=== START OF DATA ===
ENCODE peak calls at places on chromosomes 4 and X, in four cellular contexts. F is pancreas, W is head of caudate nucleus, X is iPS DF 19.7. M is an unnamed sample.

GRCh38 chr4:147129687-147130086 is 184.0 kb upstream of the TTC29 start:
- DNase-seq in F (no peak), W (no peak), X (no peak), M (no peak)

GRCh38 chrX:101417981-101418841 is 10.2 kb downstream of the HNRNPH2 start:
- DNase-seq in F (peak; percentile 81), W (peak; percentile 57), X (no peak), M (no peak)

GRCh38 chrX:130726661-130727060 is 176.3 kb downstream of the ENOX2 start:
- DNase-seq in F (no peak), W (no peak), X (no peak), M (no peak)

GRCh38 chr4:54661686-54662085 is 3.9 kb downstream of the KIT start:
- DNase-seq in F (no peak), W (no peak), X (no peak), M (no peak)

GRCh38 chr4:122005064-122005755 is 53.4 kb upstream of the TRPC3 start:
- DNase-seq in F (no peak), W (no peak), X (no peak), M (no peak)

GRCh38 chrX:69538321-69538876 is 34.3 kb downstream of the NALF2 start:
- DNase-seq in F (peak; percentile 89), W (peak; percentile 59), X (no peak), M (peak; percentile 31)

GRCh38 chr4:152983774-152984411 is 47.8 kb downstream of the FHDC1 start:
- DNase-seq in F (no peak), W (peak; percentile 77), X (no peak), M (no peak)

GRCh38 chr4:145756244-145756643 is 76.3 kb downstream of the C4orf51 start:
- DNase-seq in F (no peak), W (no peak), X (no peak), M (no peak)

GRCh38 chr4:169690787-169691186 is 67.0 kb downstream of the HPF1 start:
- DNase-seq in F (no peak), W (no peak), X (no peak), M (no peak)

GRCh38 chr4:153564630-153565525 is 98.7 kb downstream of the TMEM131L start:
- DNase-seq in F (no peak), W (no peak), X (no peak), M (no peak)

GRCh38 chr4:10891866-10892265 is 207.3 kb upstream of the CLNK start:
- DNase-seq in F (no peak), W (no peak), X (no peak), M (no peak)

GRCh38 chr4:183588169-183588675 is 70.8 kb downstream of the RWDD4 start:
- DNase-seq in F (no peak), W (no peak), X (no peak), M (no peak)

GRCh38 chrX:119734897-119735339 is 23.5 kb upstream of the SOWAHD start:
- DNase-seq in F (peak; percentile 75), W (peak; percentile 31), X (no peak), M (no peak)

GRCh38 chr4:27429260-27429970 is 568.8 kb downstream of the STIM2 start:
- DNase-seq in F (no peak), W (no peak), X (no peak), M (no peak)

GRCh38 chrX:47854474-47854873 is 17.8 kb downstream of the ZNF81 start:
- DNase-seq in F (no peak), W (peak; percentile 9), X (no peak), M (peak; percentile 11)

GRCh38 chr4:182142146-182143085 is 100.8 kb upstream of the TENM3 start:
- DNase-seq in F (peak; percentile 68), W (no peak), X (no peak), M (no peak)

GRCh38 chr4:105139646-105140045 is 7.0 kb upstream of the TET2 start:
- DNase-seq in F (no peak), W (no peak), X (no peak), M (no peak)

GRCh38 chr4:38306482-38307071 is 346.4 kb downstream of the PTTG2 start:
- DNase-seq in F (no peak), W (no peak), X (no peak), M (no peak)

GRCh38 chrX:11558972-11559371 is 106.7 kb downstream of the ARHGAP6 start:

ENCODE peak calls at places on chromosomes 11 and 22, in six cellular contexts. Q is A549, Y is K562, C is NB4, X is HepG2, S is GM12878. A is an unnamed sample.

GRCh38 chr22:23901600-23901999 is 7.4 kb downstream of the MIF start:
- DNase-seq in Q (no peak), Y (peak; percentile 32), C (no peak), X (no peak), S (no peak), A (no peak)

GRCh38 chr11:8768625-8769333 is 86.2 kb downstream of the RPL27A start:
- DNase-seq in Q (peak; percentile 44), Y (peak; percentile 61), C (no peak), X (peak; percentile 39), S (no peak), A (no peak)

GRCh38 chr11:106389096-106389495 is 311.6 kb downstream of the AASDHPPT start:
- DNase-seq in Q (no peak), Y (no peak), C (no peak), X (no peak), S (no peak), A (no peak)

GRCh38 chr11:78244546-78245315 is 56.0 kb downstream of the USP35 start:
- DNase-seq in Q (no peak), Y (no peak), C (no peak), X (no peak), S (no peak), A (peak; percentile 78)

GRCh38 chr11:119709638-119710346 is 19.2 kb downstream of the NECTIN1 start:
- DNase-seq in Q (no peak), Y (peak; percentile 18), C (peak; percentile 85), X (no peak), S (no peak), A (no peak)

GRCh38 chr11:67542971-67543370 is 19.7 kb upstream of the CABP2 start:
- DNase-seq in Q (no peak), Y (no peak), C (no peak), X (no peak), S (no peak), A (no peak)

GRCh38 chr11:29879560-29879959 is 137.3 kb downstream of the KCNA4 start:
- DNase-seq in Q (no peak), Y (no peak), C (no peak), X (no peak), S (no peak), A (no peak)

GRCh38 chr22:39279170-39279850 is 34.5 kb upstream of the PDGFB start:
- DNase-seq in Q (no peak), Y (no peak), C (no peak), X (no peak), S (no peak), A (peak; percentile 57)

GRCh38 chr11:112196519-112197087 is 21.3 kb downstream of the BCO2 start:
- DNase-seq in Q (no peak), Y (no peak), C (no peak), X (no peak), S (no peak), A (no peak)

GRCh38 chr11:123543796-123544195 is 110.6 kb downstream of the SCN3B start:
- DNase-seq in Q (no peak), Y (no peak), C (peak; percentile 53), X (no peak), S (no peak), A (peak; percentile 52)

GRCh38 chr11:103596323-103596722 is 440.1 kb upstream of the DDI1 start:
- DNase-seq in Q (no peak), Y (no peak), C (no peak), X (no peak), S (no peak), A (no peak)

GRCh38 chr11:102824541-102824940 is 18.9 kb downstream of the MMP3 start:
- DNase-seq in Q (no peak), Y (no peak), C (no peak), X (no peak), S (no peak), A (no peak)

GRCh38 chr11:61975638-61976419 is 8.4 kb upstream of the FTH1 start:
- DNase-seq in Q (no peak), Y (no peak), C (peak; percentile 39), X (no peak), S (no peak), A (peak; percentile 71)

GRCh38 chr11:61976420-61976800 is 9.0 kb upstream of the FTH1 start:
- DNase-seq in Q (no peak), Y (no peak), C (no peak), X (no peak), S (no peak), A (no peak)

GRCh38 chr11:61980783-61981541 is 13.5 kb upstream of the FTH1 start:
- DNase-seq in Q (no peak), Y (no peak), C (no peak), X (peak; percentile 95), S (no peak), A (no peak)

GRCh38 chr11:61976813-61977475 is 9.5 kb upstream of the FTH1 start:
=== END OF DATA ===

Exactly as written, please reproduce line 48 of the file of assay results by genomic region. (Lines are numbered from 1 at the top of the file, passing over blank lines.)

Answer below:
GRCh38 chr11:119709638-119710346 is 19.2 kb downstream of the NECTIN1 start: